Genealogy Chat

Top tip - using the Genes Reunited community

Welcome to the Genes Reunited community boards!

  • The Genes Reunited community is made up of millions of people with similar interests. Discover your family history and make life long friends along the way.
  • You will find a close knit but welcoming group of keen genealogists all prepared to offer advice and help to new members.
  • And it's not all serious business. The boards are often a place to relax and be entertained by all kinds of subjects.
  • The Genes community will go out of their way to help you, so don’t be shy about asking for help.

Quick Search

Single word search

New Military Records

New military records

Was your ancestor a war hero?

View thousands of brand new military records, including Chelsea Pensioner records, Military Nurses, Prisoners of war and much more.

View military records today

Icons

  • New posts
  • No new posts
  • Thread closed
  • Stickied, new posts
  • Stickied, no new posts

Family Crests

ProfilePosted byOptionsPost Date

Phyll

Phyll Report 25 Sep 2012 12:17

Please, does anyone know of a site where I can print family crests for free.
Thank you
Phyll

PollyPoppet

PollyPoppet Report 25 Sep 2012 12:47

you could try here www.allfamilycrests.com/

or google for print family crest free there are a few to choose from

PP :-D

Phyll

Phyll Report 25 Sep 2012 12:54

Thanks PollyPoppet, Will have a look at those suggested.
Phyll

InspectorGreenPen

InspectorGreenPen Report 29 Sep 2012 09:02

There is a widespread misconception, due in part to Victorian stationers' marketing of engraved letterheads, that a crest and a coat of arms belong to everyone with the same family name. In fact it did not belong to a family at all but to an individual.

A 'family crest' is a made up term, made up to fool people who are ignorant of the fact that family's do not own coats of arms and that a crest is only a top part of Arms. Bogus "family crests" continue to be sold to the gullible by heraldic "bucket shops".so buyer beware, if you are planning on parting with any money.

Phyll

Phyll Report 29 Sep 2012 09:41

Thanks Inspector

We will not be purchasing any coats of arms or crests. I agree it is a "rip off".
Phyll

InspectorGreenPen

InspectorGreenPen Report 29 Sep 2012 09:48

If you treat it as a bit of fun that's fine. I have met someone who took it very seriously, though and were rather put out when they found their 'crest' was worthless.....!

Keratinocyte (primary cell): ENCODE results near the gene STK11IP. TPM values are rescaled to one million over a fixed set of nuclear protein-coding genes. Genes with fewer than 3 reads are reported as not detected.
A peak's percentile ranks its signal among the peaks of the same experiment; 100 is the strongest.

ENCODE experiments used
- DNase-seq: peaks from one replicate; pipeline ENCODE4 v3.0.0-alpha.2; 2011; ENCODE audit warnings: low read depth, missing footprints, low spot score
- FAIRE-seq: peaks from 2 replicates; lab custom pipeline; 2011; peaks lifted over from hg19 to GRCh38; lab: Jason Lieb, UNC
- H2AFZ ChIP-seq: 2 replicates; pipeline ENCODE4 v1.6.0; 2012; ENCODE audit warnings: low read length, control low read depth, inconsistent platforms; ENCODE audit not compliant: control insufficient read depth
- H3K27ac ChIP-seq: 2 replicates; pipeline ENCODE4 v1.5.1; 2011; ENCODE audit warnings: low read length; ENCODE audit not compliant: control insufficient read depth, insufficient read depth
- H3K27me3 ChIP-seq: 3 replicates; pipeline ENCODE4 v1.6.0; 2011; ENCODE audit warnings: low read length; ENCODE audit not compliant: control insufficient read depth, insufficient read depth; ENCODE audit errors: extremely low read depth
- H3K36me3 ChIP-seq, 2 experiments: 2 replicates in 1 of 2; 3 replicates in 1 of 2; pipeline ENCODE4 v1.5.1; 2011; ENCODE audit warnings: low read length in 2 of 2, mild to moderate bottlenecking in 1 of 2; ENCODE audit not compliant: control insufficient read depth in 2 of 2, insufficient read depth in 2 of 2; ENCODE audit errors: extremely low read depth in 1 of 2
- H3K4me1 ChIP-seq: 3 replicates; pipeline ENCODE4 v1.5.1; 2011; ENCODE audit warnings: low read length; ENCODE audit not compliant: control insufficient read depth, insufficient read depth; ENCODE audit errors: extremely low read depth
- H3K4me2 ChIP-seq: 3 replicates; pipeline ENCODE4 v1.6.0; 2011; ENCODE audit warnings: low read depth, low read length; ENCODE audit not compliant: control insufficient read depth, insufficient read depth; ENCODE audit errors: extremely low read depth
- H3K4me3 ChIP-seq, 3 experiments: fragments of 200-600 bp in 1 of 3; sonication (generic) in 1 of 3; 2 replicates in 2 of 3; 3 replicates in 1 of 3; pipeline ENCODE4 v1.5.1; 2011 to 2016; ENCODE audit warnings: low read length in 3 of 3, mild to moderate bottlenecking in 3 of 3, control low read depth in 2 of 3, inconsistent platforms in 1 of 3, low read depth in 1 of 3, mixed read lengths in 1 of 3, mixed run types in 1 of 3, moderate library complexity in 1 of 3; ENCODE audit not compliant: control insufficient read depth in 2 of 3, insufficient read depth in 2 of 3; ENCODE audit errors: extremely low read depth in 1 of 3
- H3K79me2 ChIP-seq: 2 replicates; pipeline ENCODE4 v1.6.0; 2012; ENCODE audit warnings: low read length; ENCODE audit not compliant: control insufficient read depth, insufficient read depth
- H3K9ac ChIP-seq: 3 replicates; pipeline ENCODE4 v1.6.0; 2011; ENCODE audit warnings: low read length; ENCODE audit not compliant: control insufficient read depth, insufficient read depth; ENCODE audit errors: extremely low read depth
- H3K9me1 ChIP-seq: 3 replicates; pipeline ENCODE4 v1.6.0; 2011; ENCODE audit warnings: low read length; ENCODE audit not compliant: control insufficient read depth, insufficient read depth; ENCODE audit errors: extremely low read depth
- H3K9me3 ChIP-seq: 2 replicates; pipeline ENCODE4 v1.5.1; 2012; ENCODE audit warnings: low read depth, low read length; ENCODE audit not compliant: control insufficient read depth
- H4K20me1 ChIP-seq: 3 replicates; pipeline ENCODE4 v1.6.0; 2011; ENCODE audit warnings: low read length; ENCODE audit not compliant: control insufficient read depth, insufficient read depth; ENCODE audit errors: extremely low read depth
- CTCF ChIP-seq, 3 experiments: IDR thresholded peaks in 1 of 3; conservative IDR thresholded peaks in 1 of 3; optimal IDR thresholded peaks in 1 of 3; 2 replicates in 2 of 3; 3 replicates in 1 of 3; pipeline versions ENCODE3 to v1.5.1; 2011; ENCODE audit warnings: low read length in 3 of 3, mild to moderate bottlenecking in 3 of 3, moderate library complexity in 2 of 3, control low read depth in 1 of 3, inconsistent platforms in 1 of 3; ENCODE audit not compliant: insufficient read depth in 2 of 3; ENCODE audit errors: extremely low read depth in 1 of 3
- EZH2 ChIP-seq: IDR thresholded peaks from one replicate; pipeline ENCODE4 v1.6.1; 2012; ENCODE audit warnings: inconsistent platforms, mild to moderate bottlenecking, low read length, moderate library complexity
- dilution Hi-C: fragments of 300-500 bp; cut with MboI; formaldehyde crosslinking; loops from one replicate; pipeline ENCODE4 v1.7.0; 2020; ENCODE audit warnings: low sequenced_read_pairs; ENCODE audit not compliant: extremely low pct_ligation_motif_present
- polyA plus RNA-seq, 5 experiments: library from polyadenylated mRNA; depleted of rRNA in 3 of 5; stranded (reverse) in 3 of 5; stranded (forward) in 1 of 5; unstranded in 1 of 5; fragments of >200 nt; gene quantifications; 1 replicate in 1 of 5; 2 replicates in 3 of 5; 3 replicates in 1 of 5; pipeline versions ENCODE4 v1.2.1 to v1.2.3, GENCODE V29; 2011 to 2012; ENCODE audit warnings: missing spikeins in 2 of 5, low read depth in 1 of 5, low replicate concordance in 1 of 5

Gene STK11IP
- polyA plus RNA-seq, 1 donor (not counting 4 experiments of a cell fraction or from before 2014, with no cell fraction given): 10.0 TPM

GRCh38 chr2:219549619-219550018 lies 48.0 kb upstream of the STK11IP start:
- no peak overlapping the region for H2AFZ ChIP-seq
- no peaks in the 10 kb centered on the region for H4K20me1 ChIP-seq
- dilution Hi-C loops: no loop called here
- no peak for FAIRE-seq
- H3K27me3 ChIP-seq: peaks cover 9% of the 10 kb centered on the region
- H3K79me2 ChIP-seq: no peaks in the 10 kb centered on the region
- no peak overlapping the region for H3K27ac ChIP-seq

Malcolm

Malcolm Report 29 Sep 2012 10:10

The process of identifying a family or Clan is known as Heraldry and has quite strict rules and a languageof its own - based on Latin and Greek. I gave myself a sore head learning about Catalan Heraldry last year. (Talk about "get a Life"..LOL)

In Scotland the official keeper of crests and clan symbols is the "Lord Lion", a mostly honorary position and very ancient. Scottish clan crests are held at the National Records Office, by Register House, Edinburgh. You can view and order them, Ten Pounds at last look, there.

Andysmum

Andysmum Report 29 Sep 2012 15:09

Malcolm, I think he's Lord Lyon, (not lion).

I have a very nice photo of a coat of arms, given to me long ago by my aunt, supposedly belonging to our family. At the time I thought this was unlikely, but didn't like to tell her. After I started family history, I found that particular branch came from good Irish labouring stock, with great grandfather moving to England to escape the law!!

Irish aristocracy? I think not!!

Malcolm

Malcolm Report 29 Sep 2012 18:25

Quite correct Andysmum. My mistake. Heraldry and Shields are fascinating. The symbols all mean something to the family history.

I found a long treatise on clam shell symbols which thought that pairs of holes in the shells indicated eyes. My own take on this is that these are holes made to bind the shell to a pilgrims staff as per the Pilgims of Santiago. Someone in the family had probably made the pilgimage.

Scottish Tartans are mostly a Victorian, or later, invention. I love the story of an American woman who asked to see her family tartan in Edinburgh, and when it was displayed asked..."Do you have it in another colour"? :-)